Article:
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Beit Midrash Jewish Laws and Thoughts The Coronavirus Pandemic

A Second Wave of Postponing Our Immediate Needs and Satisfactions

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As we were attending services in the synagogue this past Sabbath and during Chag Shavu'ot, we heard rumors of a possible outbreak of the Coronavirus yet again. A potential second wave of this highly contagious virus is upon us. We kept hearing key words like "outbreak", "quarantine" and "social distancing" over and over again. There was a lot of whispering in the atmosphere and rumors which were spread by congregants.
Every person has an opinion and thinks he is such a "wisenheimer"-know it all.
In reality, the situation is not as grim as it looks.However, in light of the rise of recurrent corona cases, the issue of postponing our immediate needs and satisfactions is resurfacing yet again.
We already mentioned postponing our immediate needs and satisfactions דחיית ספוקים, defining & setting up new priorities, as well as בלימת דחפים, meaning to curb, harness, control our impulses and bring them to a complete halt, in previous articles.
The ability to remain on 'constant alert' even after we have managed to control the bulk of the crisis is sometimes more difficult than the peak moments of the corona crisis itself. It is the same as going on a diet or participating in an anger management therapy. Everything is relative, everything is proportionate to what we already achieved but our work is never done; we need to maintain our achievements, we need to stay vigilant all the time.
This 'being on guard' mental state of mind, allows for proper coping with regressions due to the corona era (probably expected in the upcoming months).Rather than experiencing the sky high feeling of euphoria and then the rock bottom of despair, rather than being thrown down between the waves of extreme emotions, rather than suffering a sharp jolt which characterizes people who move quickly from one extreme to the other, it's better to go for the middle way, surfing consciously and soberly on the waves of our lives , which by nature, bring their own ups and downs.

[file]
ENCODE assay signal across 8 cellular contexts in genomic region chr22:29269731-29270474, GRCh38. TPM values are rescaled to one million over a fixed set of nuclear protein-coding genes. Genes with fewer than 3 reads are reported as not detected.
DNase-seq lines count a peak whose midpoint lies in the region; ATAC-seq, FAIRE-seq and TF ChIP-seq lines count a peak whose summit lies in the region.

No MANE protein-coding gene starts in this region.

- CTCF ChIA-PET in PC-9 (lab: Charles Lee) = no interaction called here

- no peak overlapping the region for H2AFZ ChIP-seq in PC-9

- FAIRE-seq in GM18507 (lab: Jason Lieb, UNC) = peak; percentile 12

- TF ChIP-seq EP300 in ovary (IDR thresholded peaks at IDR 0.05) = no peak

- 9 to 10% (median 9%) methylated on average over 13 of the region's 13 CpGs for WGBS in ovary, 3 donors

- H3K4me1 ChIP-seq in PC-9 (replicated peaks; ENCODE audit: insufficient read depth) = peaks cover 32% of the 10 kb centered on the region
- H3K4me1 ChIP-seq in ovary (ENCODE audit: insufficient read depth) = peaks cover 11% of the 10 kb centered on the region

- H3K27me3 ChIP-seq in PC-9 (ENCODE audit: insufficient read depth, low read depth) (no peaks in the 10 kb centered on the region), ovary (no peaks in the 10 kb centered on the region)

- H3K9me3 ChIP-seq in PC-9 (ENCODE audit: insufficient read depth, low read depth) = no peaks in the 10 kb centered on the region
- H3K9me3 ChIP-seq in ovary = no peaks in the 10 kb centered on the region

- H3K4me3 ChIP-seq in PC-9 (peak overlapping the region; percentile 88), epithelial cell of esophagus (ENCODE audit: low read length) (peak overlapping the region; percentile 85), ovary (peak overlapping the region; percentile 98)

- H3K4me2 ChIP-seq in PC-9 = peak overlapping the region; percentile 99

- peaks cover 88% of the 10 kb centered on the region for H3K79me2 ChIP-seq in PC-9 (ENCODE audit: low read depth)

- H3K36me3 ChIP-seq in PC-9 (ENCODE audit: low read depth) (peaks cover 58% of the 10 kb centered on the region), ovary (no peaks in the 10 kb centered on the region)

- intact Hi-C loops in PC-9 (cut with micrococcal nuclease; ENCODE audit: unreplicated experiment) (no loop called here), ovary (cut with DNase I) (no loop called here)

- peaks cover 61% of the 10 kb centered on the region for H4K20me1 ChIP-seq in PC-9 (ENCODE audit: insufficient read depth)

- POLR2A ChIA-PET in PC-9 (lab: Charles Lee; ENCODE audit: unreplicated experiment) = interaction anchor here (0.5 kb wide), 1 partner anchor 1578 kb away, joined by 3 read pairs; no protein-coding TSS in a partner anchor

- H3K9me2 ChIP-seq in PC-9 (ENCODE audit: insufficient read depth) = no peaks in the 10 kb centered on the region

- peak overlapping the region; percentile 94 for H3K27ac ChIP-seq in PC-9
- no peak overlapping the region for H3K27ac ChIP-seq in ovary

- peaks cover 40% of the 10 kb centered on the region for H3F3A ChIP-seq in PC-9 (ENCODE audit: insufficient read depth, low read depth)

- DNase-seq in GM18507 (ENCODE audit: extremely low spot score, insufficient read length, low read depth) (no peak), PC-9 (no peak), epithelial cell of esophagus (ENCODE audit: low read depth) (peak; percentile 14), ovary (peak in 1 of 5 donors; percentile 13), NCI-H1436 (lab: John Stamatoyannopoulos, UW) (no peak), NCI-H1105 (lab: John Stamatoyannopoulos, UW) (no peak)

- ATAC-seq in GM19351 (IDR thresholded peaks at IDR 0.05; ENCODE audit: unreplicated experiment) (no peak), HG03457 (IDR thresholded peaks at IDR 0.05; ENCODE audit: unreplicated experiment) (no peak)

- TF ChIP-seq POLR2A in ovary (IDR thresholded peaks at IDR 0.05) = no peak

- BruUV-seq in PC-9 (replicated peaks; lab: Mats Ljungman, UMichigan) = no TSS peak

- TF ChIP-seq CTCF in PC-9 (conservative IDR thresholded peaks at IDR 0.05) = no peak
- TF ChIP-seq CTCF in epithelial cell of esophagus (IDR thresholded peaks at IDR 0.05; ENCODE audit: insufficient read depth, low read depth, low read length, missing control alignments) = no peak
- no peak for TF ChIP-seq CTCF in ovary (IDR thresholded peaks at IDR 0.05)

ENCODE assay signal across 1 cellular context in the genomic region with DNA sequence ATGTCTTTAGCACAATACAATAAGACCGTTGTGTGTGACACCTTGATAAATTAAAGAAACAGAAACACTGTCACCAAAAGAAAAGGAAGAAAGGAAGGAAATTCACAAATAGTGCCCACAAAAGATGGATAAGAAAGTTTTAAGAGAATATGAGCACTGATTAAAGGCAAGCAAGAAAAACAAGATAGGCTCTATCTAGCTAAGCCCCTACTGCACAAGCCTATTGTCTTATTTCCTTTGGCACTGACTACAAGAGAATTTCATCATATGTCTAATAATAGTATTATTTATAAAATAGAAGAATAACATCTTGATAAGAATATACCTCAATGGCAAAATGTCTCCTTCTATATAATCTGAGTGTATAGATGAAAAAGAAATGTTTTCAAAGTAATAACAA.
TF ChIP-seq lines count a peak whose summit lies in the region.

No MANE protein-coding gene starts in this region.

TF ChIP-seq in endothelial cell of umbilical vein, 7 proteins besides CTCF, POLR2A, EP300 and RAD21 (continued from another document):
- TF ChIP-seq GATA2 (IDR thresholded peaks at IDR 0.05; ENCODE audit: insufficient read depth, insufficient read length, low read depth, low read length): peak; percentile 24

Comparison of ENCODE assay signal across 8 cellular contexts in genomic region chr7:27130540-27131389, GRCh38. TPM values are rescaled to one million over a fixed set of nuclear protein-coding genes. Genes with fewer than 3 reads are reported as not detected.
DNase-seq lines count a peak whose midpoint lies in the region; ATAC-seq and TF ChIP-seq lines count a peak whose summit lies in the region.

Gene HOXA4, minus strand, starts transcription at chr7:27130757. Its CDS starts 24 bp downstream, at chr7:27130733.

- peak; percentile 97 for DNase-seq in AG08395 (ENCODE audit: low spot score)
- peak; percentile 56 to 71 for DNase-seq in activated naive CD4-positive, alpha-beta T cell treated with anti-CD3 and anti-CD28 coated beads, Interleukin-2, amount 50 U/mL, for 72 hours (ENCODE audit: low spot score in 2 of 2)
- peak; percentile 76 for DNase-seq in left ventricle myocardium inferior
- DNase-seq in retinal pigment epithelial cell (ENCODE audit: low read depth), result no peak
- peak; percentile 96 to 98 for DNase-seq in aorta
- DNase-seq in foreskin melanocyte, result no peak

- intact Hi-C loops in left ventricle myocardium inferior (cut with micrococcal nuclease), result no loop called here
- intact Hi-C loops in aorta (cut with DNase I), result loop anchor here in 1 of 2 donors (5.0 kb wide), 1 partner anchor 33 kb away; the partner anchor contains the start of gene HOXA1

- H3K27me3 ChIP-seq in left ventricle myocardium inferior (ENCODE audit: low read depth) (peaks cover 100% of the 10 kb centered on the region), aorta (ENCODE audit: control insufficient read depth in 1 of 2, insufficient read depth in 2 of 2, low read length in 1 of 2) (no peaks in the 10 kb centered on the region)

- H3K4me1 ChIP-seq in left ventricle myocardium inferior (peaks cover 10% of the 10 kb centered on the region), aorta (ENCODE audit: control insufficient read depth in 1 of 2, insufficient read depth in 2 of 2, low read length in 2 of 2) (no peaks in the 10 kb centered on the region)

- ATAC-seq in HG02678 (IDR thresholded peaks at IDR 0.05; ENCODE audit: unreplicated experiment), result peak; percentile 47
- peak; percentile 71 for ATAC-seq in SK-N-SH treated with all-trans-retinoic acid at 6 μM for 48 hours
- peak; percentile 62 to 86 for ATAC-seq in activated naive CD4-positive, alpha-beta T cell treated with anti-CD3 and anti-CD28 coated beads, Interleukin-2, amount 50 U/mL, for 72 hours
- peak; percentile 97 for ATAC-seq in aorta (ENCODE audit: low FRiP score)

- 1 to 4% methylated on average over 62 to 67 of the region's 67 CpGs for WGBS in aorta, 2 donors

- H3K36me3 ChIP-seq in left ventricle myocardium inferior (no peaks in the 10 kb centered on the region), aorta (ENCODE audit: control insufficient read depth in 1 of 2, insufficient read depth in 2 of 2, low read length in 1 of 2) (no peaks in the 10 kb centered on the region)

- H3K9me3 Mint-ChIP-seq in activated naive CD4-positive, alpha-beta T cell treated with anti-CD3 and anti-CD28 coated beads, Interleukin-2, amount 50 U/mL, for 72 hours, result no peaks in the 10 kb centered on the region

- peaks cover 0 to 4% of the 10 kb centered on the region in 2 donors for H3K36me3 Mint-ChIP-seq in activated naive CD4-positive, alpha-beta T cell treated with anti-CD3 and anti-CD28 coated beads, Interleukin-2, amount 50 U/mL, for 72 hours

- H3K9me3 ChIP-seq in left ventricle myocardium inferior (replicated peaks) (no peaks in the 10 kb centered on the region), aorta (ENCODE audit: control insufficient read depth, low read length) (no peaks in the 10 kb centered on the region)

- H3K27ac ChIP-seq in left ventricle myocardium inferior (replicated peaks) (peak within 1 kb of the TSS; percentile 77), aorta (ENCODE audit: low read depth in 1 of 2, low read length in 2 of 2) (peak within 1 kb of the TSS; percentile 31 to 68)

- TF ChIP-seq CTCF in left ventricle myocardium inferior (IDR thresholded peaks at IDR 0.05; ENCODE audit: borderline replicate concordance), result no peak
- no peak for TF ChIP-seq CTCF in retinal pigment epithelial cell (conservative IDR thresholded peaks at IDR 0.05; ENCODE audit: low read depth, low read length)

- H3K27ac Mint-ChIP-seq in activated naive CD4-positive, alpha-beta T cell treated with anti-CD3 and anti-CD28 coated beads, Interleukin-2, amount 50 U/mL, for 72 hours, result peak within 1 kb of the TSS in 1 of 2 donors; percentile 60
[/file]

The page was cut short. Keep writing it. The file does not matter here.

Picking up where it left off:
In these moments, I recall a wonderful story from the Babylonian Talmud in Tractate Yevamot (121:1): "Raban Gamliel said: "Once I was sailing on a boat, and from the distance I saw a boat that was shattered and sank into the sea. I was grieved over the apparent death of a Torah scholar, Rabbi Akiva, who was on the sinking boat. When I disembarked into the dry land, all of the sudden, this Rabbi Akiva appeared before me; he sat down and delivered a certain Halacha (Jewish law).I asked him: "my son, who brought you up from the water?" He answered: "a plank from the boat came at me, and with every wave and wave that came upon me I shook my head ".In other words, I was banging my head in front of each and every wave that came towards me, so the waves didn't wash me off of the shipwreck which I was riding.
What lesson can we derive from this fable?
Every wave that comes before us, whether big or small, we need to cling tightly to a "plank", to a life belt. The metaphor is, in every hardship or obstacle that we face in our lives, we need to cling tightly to our life support belt which is the Torah, the Tree of Life - the eternal wisdom. With each wave we "shake our heads", we sometimes bang our heads, we plow forward, we ride the waves till we reach a safe harbor. We cling to the Torah as one clings to a life belt till we reach a safe shore in our lives.
וְתֹמְכֶיהָ מְאֻשָּׁר חַיִּים הִיא לַמַּחֲזִיקִים בָּהּ עֵץ.
-משלי ג:יח
"She is a tree of life to those who embrace her, and those who hold on to her are happy."
Proverbs 3:18
Evil will pass
Good will prevail
With the help of G-D
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